Saturday, May 30, 2009

 

THE ISOTOPE FIASCO

The Government is paying the price for dragging its feet on the repairs and improvements to what once was one of our proud Canadian achievements. The Chalk River facility was among the first, after Atomic Bombs fell on Japan in 1945, to harness nuclear energy for the good of mankind.

At Chalk River in eastern Ontario, scientists developed the CANDU nuclear electricity generating system used in several jurisdictions around the world. When it works, the National Research Universal reactor at Chalk River is the world's largest single source of the Isotope required for 85% of the world's nuclear medical procedures. The trouble is the reactor is old...and these days it isn't working. The break-down has led to a worldwide shortage of the precious isotope and a looming crisis for the medical community.

Although plenty of warnings were posted about the ageing reactor when a similar crisis forced a world shortage late in the fall of 2007; it is not just the Harper Government which is to blame. For most of the last 20 years successive governments have ignored the plight of the decrepit facility which is operated by Atomic Energy of Canada Limited. Although the reactor is increasingly unreliable, efforts to replace it were abandoned in 2008 by the Conservative Government after the flawed design of two modern replacement reactors led to uncontrollable cost overruns.

Despite the unreliability; Kanata, Ontario based MDS-Nordion, in the same period, has evolved into the world's leading supplier to the nuclear medicine community from this single source of isotopes produced at Chalk River. The web is now untangling. In a brief letter to its customers late on Thursday, MDS Nordion confirmed that the reactor will be out of service for at least 3 months and the company..."anticipate(s) that the medical community and your patients will continue to experience a significant shortage of isotopes."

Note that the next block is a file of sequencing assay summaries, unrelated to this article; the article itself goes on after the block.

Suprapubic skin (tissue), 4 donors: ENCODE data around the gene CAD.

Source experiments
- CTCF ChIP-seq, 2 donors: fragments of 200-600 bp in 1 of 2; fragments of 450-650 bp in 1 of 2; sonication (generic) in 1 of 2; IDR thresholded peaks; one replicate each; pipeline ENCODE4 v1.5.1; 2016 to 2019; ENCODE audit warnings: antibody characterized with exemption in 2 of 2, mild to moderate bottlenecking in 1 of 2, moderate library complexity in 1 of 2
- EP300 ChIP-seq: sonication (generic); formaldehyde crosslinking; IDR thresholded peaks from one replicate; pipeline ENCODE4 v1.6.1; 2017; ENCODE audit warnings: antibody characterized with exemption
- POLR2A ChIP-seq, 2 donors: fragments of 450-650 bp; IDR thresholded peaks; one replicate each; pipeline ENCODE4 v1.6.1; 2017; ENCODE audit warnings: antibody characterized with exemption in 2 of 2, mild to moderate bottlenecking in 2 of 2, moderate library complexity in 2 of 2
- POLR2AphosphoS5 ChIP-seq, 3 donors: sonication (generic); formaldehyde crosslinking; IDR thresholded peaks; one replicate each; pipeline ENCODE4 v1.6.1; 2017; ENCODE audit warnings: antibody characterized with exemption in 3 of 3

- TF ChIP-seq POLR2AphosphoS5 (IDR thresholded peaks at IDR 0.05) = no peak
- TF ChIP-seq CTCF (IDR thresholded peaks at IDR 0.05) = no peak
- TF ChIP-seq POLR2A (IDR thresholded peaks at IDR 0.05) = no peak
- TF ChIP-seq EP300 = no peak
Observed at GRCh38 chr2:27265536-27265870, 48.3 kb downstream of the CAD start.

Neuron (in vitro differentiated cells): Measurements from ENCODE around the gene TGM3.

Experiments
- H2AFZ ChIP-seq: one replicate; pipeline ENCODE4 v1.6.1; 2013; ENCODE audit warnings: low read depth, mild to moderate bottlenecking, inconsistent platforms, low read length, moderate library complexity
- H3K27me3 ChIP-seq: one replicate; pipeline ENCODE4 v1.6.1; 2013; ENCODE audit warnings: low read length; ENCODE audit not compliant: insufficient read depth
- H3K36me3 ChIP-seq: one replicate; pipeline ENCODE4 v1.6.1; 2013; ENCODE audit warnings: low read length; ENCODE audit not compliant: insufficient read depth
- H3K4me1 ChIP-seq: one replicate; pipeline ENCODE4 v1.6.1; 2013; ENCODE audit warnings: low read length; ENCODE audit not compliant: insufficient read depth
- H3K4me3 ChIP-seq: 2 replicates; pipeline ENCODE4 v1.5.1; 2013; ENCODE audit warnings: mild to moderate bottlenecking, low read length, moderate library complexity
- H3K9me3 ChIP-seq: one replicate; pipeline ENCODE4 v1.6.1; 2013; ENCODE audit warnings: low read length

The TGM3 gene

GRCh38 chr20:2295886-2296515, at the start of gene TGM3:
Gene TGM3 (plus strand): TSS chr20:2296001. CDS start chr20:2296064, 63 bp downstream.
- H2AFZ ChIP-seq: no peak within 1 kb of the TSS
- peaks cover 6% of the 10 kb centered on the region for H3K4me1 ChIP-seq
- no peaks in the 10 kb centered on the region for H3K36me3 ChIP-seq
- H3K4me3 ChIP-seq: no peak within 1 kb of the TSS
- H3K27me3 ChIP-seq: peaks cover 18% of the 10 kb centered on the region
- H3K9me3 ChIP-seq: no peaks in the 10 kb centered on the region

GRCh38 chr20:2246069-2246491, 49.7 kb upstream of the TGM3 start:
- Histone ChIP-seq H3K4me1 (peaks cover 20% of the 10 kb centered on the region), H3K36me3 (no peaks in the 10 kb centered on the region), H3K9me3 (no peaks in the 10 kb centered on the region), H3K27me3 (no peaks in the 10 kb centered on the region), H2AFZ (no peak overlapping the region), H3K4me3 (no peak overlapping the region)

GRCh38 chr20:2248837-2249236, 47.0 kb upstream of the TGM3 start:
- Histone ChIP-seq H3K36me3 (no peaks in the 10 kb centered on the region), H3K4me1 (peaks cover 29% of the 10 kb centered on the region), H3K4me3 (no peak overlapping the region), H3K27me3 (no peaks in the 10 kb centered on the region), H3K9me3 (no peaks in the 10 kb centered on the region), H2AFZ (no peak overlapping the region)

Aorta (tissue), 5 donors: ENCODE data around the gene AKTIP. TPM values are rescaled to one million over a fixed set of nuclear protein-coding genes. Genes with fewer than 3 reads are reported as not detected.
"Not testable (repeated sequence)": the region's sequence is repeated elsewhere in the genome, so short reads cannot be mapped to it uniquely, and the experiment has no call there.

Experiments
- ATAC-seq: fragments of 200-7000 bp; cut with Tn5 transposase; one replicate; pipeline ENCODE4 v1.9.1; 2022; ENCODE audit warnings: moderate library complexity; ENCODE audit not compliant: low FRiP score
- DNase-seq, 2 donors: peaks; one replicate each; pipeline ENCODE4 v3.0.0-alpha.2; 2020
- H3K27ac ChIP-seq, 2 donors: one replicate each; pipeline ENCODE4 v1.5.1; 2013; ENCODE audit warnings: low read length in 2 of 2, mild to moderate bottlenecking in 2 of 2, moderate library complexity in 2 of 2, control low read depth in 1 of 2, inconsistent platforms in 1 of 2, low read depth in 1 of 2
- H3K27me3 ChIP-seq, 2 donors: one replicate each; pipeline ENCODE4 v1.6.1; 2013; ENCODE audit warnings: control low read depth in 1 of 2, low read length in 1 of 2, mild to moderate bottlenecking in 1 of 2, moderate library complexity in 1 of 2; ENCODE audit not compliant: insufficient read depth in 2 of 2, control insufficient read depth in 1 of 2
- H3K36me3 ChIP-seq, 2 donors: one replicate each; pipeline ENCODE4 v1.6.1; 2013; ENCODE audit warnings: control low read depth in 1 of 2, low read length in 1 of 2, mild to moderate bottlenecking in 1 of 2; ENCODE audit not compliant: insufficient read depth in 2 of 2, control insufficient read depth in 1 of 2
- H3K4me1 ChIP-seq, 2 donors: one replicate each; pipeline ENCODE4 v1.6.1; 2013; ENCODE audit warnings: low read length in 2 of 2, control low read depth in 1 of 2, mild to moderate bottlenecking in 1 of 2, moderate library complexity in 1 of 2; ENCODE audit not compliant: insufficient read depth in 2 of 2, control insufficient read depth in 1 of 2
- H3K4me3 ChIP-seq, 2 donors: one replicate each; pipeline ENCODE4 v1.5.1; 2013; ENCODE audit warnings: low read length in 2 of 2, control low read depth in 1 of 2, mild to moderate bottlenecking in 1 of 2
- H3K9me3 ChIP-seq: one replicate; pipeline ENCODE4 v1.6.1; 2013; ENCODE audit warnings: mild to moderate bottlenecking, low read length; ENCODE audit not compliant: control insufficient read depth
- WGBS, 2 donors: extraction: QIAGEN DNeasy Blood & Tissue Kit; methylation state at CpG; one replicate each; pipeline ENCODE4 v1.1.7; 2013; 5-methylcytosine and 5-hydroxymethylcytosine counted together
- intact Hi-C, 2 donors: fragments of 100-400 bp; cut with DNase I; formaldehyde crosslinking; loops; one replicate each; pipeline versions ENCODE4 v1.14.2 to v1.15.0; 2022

Back in 1976 as a young reporter working for the CBC in Hamilton, Ontario I was given a tour of the reactor operated by that city's McMaster University. I had never seen a nuclear reactor, I remember my visit to this day. McMaster was the first university in the British Commonwealth to own and operate an experimental atomic plant. Built in 1959, it is just two years younger than the seriously defective National Research Universal reactor at Chalk River. From several indicators though it has apparently received over its 50 years of existence the "tender love and care" the Chalk River plant so desperately lacks.

Not the least of which is that just today comes word that McMaster has tapped into $22-million in Federal and Ontario "infrastructure" funding to convert its reactor to the production of medical isotopes. It is apparently the only other Canadian reactor which is capable of producing "molybdenum-99" which decays into the medical isotope. The irony is that a 50 year old reactor may be in line to replace a 52 year old reactor which is on its last leg...and the government thinks that is just fine. Good grief!

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